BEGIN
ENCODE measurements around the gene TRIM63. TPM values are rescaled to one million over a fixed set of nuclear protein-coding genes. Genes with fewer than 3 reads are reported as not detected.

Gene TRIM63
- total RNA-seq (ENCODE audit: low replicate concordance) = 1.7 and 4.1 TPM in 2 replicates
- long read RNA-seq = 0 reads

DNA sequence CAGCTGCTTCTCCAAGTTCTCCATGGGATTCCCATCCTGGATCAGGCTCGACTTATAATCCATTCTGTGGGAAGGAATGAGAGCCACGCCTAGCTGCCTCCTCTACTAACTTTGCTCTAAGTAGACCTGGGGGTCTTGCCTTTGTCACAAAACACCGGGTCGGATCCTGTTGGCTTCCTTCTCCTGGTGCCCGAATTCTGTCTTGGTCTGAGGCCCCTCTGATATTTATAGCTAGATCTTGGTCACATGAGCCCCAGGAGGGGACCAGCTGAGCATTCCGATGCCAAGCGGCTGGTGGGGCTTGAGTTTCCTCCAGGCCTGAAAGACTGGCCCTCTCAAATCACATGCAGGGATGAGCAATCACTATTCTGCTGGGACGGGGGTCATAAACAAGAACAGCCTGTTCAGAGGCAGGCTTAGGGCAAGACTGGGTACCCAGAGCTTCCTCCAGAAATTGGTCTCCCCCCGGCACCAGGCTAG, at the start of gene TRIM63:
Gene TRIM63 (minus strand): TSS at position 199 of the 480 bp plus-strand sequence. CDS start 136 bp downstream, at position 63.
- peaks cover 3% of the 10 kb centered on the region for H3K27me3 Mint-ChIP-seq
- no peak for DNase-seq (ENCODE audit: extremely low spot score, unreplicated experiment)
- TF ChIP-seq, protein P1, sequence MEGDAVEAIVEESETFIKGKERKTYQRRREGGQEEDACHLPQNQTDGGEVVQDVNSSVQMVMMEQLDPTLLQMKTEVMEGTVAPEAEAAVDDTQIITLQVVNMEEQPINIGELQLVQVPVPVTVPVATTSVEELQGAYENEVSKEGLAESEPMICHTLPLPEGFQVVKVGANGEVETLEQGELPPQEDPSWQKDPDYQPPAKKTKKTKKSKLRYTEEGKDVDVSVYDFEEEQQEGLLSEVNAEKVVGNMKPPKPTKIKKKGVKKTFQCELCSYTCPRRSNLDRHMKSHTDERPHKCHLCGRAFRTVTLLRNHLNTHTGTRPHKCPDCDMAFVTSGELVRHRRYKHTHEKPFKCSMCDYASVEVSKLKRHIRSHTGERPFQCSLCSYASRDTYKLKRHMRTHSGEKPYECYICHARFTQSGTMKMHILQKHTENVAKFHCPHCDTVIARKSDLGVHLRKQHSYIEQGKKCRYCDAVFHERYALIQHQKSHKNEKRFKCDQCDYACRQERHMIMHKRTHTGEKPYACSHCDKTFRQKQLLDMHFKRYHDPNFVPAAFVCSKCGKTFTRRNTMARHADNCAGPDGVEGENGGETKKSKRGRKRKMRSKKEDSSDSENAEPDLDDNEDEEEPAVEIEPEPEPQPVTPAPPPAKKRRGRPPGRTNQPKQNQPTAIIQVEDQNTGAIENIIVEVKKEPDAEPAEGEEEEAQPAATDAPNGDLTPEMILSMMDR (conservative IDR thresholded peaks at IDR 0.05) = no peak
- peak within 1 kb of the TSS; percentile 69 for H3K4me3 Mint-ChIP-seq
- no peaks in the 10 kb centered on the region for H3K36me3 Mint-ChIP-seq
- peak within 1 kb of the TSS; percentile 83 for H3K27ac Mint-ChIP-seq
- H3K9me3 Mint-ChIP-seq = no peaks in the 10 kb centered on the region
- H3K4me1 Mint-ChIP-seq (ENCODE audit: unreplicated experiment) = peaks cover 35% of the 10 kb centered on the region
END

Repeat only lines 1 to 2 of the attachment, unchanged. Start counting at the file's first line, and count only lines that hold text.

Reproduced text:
ENCODE measurements around the gene TRIM63. TPM values are rescaled to one million over a fixed set of nuclear protein-coding genes. Genes with fewer than 3 reads are reported as not detected.

Gene TRIM63